The record on appeal herein does not contain a transcript of any of the evidence taken or proceedings had at the trial of the action on the merits; but the essential facts upon which the defendants were found guilty appear in the opinion affirming the judgment in the Gregory Case, and they are as follows: In 1929 the appellant Cox, claiming to have developed a new secret process for hydrating and decarbonizing crude oil, entered into a contract with the appellant Weatherill to finance the building of a plant to carry on the oil processing operations in accordance with the Cox formula. Under the terms of said contract, Weatherill was given the right to purchase the formula and an oil lease owned by Cox, in consideration of which Weatherill agreed, among other things, to erect the plant and organize a corporation to take over the operation of the enterprise, one–fourth of the capital stock in which corporation was to be issued to Cox and his wife. Thereupon, and before such a corporation was organized, the appellants and others associated with them, without having first applied for or obtained from the state corporation commissioner a permit authorizing them so to do, proceeded to sell to the public certain unit certificates of interest and participation in said contract, and the sale of these units continued up to 1933, when a corporation was organized under the laws of Nevada. The unit certificate holders were then induced to exchange their certificates for the capital stock of said corporation, and besides an extensive stock sales campaign was conducted which continued up to September, 1934. All of these transactions, including the stock sales, were carried on without any authority therefor from the corporation commissioner; and between 1929 and 1934 the receipts from sales of unit certificates and capital stock exceeded $700,000. The grand theft counts were based on charges of having obtained money under false pretenses during the sales campaign. The prosecution contended at the trial of the action and on the Gregory appeal that the evidence proved that the entire enterprise was a fraud; and in sustaining such contention the court in its opinion in the Gregory case said: “For the purposes of this discussion, it is sufficient to state that the evidence conclusively shows that all of the defendants other than defendant Gregory were actively engaged in the sales campaign which involved a gigantic scheme to cheat and defraud the public through the sale, by false representations, of securities representing interests in a wholly worthless process.” It appears, however, that on March 3, 1936, which was about two weeks subsequent to the rendition of that decision, the United States patent office issued letters patent to Cox, assignor by mesne assignment to D. M. Dorman, for a compound for treating petroleum; and appellants alleged in their petition for the writ herein that said patent, a copy of which is set out in the petition, covered the Cox formula out of which the entire criminal prosecution arose. They contended, therefore, in furtherance of the petition, that the granting of the patent was proof in itself that the judgments of conviction were based on a mistaken fact; and that, since the patent was not issued until after the convictions became final, they were entitled to the writ to annul the judgments.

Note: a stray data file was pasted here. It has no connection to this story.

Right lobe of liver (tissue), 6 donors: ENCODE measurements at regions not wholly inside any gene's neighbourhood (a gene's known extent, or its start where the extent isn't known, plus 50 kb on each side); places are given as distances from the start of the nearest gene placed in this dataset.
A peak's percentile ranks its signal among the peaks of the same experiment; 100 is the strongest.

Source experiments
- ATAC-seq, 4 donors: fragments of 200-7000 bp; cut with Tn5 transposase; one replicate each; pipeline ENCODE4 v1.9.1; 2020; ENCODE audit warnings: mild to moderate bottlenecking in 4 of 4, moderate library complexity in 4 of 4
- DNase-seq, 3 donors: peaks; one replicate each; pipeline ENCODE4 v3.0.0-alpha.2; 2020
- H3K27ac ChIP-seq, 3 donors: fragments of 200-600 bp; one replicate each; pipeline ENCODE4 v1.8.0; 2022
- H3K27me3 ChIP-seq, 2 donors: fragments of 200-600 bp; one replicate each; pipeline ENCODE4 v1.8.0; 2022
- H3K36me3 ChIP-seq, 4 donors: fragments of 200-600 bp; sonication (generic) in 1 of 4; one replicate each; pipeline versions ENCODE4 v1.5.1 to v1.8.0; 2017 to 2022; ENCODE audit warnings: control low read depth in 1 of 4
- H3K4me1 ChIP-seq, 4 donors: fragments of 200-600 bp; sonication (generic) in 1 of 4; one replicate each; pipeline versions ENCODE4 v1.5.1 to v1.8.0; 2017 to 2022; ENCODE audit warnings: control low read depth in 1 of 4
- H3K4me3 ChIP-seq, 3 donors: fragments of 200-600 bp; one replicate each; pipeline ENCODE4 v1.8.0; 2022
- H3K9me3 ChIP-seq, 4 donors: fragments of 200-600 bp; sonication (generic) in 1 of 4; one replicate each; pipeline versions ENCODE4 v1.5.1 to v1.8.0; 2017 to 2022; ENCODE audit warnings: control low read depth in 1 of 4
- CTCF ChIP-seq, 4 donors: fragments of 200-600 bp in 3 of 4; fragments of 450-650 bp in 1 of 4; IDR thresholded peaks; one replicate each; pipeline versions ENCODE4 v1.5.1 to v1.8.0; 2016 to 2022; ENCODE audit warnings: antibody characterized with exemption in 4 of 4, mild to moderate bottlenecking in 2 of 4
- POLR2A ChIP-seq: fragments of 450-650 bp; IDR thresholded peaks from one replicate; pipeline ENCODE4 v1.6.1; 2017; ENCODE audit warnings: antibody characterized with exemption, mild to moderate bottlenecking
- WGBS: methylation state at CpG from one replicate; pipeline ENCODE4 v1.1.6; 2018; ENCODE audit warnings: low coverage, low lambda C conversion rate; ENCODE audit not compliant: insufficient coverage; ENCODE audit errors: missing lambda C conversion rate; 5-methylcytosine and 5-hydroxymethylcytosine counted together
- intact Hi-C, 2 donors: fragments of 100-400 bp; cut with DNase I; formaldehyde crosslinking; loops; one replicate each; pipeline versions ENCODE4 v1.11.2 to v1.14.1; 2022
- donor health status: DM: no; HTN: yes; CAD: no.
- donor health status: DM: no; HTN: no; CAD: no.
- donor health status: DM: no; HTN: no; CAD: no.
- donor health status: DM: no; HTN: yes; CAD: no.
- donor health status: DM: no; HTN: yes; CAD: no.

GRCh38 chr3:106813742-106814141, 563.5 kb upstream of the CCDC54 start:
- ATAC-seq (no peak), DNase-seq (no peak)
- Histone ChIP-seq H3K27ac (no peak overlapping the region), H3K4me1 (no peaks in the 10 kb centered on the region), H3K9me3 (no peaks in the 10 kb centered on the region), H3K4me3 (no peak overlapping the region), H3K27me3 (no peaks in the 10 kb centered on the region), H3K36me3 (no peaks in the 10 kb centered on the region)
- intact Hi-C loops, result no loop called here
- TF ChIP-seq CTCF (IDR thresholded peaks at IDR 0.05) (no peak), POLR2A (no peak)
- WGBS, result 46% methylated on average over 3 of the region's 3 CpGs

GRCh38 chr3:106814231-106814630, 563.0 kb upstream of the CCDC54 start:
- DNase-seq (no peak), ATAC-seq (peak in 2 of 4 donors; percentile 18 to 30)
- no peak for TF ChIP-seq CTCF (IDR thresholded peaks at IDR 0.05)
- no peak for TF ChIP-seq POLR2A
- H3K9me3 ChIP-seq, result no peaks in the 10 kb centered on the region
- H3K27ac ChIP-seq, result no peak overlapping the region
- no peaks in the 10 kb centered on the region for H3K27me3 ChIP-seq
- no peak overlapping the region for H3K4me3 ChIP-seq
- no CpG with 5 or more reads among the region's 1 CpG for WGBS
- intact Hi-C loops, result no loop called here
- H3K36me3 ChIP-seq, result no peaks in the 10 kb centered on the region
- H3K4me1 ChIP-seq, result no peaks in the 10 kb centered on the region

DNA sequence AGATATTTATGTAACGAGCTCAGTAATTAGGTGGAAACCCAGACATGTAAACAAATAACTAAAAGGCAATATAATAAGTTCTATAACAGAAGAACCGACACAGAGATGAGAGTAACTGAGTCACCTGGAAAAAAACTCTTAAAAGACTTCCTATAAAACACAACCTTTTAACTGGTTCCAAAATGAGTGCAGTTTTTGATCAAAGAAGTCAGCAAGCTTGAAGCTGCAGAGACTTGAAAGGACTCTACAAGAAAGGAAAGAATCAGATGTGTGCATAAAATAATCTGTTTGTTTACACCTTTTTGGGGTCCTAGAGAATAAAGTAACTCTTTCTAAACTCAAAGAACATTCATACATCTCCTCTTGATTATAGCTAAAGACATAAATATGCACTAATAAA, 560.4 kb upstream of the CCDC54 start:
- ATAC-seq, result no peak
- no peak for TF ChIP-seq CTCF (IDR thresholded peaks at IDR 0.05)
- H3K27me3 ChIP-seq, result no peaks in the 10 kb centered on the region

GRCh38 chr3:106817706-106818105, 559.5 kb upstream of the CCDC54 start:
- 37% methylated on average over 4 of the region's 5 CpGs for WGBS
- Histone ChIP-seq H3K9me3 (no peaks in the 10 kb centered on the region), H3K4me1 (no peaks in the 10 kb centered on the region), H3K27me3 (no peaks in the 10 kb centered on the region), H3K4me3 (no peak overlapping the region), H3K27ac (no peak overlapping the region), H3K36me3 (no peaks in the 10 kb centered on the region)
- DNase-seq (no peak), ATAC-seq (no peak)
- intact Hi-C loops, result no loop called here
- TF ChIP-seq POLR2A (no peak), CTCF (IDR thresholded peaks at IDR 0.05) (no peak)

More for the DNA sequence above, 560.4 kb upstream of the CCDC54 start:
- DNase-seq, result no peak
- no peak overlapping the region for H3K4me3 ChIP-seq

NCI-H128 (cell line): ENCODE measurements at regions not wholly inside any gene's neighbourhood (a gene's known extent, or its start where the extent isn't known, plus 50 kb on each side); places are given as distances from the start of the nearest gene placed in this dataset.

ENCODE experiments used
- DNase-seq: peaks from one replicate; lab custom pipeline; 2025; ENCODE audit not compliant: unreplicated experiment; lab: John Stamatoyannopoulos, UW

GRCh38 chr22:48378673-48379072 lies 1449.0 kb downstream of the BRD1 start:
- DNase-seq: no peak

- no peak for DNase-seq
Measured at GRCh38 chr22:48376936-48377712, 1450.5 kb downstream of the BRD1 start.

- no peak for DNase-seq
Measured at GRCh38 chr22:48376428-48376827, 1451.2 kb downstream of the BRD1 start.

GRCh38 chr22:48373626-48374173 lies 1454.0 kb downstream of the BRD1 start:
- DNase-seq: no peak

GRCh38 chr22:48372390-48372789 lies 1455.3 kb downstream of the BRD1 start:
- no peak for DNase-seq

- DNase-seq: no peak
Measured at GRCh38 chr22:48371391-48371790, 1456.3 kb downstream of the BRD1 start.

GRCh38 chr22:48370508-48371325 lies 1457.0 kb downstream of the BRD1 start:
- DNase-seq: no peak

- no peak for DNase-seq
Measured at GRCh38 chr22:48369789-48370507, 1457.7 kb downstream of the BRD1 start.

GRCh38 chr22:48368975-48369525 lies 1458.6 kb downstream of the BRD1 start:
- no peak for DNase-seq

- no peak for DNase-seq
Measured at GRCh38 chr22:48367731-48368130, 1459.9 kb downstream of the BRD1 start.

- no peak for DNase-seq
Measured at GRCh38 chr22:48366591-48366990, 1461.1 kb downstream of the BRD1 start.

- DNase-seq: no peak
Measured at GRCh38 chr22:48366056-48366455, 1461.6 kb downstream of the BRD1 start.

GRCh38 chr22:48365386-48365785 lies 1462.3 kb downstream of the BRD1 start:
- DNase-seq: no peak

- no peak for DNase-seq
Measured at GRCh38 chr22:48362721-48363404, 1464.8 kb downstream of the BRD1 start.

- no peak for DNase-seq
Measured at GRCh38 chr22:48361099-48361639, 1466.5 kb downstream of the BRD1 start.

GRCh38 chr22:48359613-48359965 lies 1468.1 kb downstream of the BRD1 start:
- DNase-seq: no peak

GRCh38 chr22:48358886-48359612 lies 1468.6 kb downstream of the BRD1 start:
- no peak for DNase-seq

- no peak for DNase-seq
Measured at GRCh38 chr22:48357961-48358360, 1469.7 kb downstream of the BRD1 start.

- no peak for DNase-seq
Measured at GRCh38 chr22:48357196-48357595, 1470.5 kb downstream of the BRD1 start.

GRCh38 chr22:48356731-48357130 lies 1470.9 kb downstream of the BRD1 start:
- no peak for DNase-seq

In denying the petition the court stated that the issuance of the patent did not have the effect, as appellants contended, of proving that the convictions were based on mistaken fact; that during the trial before the jury appellants were permitted to demonstrate what they claimed the process would accomplish, and admittedly the demonstration was a failure; that the evidence adduced by the prosecution showed that the process had no merit whatever, except possibly as a process for the dehydrating of oil, in which there was nothing novel; and that the mere fact of the issuance of the patent did not in itself establish the truth of the representations appellants had made in behalf of the process, nor prove that the convictions were based on a mistake of fact.